business partner probs

29 replies
He's lazy and honestly working with him for the past year has compromised my dedication and will power. He's always talking about how we'll "get it done as fast as we can", but the problem is I work 5x faster than him. Also I am unable to work at nights or on weekends, because I'll be paying him 50% of those hours that I worked.

Don't know why I'm telling you guys this... Maybe you've had a similar experience?
#business #firing #partner
  • Profile picture of the author Texas_Guns
    Yes, been there before. If two people are not on the same
    page and not sharing the responsibilities and work equally,
    then why be 50/50 partners?

    I hope you have strong agreements between you two. If
    so, talk to your attorney and proceed with getting full control
    over the company.

    If you do not have company agreements, then you may be in
    for a time-intensive battle.

    Been there. Done that. Learned to have STRONG agreements,
    even if the individual is your best friend, family member, etc.
    the hard way.
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    • Profile picture of the author chris_duport
      We have no legal agreement right now. Nothing on paper says it's 50/50. However a member of my family is a lawyer and told me I really don't have much to worry about.

      He's been here too, except his views are a little more harsh. "If he's the anchor, cut it loose, pull the trigger immediately."

      He thinks I should just change all the PWs, take all the clients, and at most offer him a months pay to find a job or whatever he decides to do.

      Our office is at his house, so the only awkward part is going to be moving all my stuff.

      But I really don't care, because I know I'm going to be much more successful by myself... Or with another person who has the same dedication as me.
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      • Profile picture of the author excuzemee
        Originally Posted by chris_duport View Post

        We have no legal agreement right now. Nothing on paper says it's 50/50. However a member of my family is a lawyer and told me I really don't have much to worry about.

        He's been here too, except his views are a little more harsh. "If he's the anchor, cut it loose, pull the trigger immediately."

        He thinks I should just change all the PWs, take all the clients, and at most offer him a months pay to find a job or whatever he decides to do.

        Our office is at his house, so the only awkward part is going to be moving all my stuff.

        But I really don't care, because I know I'm going to be much more successful by myself... Or with another person who has the same dedication as me.
        It depends on your relationship with the guy, and whether or not you want future contact, but what your lawyer told you here, is what I would do.

        I would take it all.

        and let my partner fight to get it back, ESPECIALLY if you have no agreements in writing.

        After taking it all, he can discuss with you what wants/gets. This way you are in the position of power to say yes, no, maybe so, or F#@& off.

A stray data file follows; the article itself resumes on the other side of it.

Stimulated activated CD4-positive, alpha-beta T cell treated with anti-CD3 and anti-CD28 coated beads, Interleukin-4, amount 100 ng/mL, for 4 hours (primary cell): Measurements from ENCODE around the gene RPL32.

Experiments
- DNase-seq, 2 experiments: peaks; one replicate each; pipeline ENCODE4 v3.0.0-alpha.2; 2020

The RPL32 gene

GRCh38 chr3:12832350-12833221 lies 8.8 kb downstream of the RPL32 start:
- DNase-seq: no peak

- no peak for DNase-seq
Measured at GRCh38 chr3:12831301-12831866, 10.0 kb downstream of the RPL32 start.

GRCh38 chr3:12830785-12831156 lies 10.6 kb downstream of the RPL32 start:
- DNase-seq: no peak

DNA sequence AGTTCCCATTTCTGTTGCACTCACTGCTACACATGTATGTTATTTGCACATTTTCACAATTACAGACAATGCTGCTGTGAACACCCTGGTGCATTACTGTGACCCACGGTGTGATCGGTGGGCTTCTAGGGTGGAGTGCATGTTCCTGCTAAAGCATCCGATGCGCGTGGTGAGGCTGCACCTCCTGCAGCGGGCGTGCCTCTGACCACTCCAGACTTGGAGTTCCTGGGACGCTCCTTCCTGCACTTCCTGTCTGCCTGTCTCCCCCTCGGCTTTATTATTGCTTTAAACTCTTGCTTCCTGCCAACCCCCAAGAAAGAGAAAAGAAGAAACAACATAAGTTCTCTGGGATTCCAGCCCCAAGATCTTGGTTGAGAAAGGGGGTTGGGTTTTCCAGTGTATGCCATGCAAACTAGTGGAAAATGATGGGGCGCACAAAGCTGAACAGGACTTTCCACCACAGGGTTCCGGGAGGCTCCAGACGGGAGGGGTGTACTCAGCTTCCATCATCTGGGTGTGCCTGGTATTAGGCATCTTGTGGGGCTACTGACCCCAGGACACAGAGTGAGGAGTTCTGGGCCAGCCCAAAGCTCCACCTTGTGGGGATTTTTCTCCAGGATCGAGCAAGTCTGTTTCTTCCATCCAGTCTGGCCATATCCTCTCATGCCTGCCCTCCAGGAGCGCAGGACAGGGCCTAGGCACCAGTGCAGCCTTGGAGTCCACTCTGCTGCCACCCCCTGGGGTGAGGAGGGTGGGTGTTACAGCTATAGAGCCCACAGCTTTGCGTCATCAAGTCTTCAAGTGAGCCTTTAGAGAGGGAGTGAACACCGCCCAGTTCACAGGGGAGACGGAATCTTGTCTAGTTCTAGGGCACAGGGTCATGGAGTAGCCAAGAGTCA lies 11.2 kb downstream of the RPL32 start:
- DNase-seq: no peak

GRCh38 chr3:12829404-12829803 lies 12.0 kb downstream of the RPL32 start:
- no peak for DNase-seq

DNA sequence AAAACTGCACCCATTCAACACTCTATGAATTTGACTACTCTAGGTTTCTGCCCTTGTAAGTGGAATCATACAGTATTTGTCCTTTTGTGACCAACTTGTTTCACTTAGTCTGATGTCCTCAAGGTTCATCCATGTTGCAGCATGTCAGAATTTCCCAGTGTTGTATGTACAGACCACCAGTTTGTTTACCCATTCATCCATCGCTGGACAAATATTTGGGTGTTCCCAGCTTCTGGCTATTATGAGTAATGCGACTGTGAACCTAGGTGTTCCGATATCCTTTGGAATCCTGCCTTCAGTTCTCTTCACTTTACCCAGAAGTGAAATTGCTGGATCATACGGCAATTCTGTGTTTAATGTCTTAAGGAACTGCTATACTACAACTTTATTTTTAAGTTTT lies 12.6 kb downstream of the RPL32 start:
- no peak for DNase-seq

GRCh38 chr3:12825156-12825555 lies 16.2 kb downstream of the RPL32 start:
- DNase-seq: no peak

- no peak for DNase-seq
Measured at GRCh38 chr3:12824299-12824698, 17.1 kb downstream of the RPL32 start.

Take all the change all the passwords to all the accounts to everything, hire someone to help you with this if need be. As to clients, I am not sure of your business, but put them all into a database that you control, and let that sit, and then make the break.

        send a message or call each of the clients to let them know that the business is being split up, and that they have the option to stay with you, or to come back to you if they so choose. Leave them every option, to choose for themselves to go back to your partner or to stay on.

        If this is even the case.

        Take it all, let him fight to get it back, if it means that much to him.
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        • Profile picture of the author chris_duport
          Originally Posted by excuzemee View Post

          It depends on your relationship with the guy, and whether or not you want future contact, but what your lawyer told you here, is what I would do.

          I would take it all.

          and let my partner fight to get it back, ESPECIALLY if you have no agreements in writing.

          After taking it all, he can discuss with you what wants/gets. This way you are in the position of power to say yes, no, maybe so, or F#@& off.

          Take all the change all the passwords to all the accounts to everything, hire someone to help you with this if need be. As to clients, I am not sure of your business, but put them all into a database that you control, and let that sit, and then make the break.

          send a message or call each of the clients to let them know that the business is being split up, and that they have the option to stay with you, or to come back to you if they so choose. Leave them every option, to choose for themselves to go back to your partner or to stay on.

          If this is even the case.

          Take it all, let him fight to get it back, if it means that much to him.
          I agree with your point of view. I don't think he's got the balls to fight back. He knows he's a lazy **** and this is my business
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  • Profile picture of the author crushthenet
    Sounds like a good idea to me, that would drive me nuts!